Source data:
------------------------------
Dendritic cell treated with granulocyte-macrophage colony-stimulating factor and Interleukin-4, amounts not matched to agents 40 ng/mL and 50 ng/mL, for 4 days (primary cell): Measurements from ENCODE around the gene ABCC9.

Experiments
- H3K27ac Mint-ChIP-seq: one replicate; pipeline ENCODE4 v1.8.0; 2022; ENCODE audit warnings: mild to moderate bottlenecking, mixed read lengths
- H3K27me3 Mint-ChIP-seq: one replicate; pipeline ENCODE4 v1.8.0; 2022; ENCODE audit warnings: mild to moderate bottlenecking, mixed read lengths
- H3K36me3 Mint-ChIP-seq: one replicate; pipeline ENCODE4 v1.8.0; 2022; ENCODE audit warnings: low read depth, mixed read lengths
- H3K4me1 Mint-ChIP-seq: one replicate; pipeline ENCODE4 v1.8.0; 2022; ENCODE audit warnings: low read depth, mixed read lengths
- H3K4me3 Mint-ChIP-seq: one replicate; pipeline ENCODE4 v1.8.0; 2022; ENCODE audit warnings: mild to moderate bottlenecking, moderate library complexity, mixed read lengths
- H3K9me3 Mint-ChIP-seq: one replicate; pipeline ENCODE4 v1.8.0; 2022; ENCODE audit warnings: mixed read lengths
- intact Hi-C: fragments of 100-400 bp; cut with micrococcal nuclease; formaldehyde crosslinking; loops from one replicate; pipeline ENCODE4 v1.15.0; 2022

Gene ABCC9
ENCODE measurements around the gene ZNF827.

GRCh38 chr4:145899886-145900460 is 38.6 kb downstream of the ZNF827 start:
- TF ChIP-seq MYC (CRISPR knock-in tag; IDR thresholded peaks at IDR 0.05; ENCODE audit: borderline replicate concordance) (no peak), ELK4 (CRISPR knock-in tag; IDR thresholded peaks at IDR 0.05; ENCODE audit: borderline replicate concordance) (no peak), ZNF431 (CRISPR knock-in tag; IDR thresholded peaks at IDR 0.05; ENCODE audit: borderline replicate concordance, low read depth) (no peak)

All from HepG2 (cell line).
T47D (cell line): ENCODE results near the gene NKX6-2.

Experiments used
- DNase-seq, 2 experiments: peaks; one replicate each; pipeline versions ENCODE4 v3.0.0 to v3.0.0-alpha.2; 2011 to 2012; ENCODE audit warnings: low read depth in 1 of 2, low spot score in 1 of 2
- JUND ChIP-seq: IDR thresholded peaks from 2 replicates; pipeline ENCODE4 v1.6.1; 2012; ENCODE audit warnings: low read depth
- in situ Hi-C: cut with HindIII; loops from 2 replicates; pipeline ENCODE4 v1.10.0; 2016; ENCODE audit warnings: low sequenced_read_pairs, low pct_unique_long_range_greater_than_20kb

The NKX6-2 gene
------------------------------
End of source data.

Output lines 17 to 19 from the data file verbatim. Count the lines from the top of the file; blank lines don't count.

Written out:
- DNase-seq, 2 experiments: peaks; one replicate each; pipeline versions ENCODE4 v3.0.0 to v3.0.0-alpha.2; 2011 to 2012; ENCODE audit warnings: low read depth in 1 of 2, low spot score in 1 of 2
- JUND ChIP-seq: IDR thresholded peaks from 2 replicates; pipeline ENCODE4 v1.6.1; 2012; ENCODE audit warnings: low read depth
- in situ Hi-C: cut with HindIII; loops from 2 replicates; pipeline ENCODE4 v1.10.0; 2016; ENCODE audit warnings: low sequenced_read_pairs, low pct_unique_long_range_greater_than_20kb